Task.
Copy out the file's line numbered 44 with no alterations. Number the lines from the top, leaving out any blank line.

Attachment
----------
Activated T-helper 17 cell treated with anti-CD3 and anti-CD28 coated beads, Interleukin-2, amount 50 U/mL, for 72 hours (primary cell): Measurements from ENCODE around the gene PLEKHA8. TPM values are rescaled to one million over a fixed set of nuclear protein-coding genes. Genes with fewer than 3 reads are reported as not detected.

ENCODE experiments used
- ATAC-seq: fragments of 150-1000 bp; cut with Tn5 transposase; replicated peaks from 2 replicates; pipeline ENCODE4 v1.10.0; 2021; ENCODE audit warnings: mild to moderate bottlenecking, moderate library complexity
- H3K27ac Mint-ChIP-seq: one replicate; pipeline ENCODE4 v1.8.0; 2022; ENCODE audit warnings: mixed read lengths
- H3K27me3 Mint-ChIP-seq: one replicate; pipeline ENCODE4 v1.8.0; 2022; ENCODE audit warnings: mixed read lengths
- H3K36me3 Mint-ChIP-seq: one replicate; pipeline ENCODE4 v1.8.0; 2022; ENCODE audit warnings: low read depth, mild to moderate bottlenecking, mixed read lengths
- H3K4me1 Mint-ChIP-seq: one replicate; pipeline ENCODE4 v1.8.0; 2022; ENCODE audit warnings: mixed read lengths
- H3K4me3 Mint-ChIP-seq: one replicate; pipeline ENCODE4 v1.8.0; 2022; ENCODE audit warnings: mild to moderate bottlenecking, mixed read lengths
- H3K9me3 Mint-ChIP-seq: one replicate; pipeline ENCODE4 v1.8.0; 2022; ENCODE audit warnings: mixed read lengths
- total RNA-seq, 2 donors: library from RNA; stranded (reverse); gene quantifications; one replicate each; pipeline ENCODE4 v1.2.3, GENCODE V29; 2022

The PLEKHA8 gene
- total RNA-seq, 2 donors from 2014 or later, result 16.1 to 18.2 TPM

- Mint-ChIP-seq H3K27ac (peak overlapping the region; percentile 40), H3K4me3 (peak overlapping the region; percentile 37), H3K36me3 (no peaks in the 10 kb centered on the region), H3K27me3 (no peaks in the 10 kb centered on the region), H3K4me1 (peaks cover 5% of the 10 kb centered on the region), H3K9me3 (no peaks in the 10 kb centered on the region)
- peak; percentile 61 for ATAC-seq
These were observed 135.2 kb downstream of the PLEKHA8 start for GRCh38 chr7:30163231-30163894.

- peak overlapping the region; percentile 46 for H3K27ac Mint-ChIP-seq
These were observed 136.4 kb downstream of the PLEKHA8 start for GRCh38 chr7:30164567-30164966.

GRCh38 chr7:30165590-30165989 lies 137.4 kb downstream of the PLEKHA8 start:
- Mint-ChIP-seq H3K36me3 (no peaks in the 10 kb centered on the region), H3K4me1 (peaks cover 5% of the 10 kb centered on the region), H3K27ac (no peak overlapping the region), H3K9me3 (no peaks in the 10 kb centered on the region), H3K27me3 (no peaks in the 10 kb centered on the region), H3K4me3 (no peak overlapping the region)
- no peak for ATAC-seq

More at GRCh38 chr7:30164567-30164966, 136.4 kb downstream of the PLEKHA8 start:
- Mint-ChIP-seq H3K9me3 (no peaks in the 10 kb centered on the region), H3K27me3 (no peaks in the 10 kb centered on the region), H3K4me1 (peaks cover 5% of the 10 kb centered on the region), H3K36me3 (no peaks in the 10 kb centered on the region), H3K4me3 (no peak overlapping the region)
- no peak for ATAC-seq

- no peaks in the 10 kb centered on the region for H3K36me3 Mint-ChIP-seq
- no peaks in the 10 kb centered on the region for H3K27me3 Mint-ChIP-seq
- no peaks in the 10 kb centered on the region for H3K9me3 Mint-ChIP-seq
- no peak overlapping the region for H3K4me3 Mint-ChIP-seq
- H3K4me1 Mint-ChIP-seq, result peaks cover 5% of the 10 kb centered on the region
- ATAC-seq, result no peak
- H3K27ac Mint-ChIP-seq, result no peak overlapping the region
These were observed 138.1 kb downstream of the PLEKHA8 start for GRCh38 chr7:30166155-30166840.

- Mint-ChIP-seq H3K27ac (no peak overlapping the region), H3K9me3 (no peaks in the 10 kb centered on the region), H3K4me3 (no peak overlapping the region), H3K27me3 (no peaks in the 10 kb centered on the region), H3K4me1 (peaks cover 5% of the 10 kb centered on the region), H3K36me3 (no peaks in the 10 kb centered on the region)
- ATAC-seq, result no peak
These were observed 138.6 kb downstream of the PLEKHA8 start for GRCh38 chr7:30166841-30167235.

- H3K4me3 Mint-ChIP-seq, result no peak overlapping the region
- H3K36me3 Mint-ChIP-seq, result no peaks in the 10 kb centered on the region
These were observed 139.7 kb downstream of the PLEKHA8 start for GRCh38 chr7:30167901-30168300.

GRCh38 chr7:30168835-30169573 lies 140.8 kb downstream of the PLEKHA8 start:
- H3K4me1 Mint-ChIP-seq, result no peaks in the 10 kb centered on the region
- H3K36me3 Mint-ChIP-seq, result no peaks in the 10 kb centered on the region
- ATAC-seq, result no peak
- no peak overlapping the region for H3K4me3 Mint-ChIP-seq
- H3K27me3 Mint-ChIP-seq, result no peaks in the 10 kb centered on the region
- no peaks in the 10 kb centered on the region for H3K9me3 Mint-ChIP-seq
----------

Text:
- no peaks in the 10 kb centered on the region for H3K9me3 Mint-ChIP-seq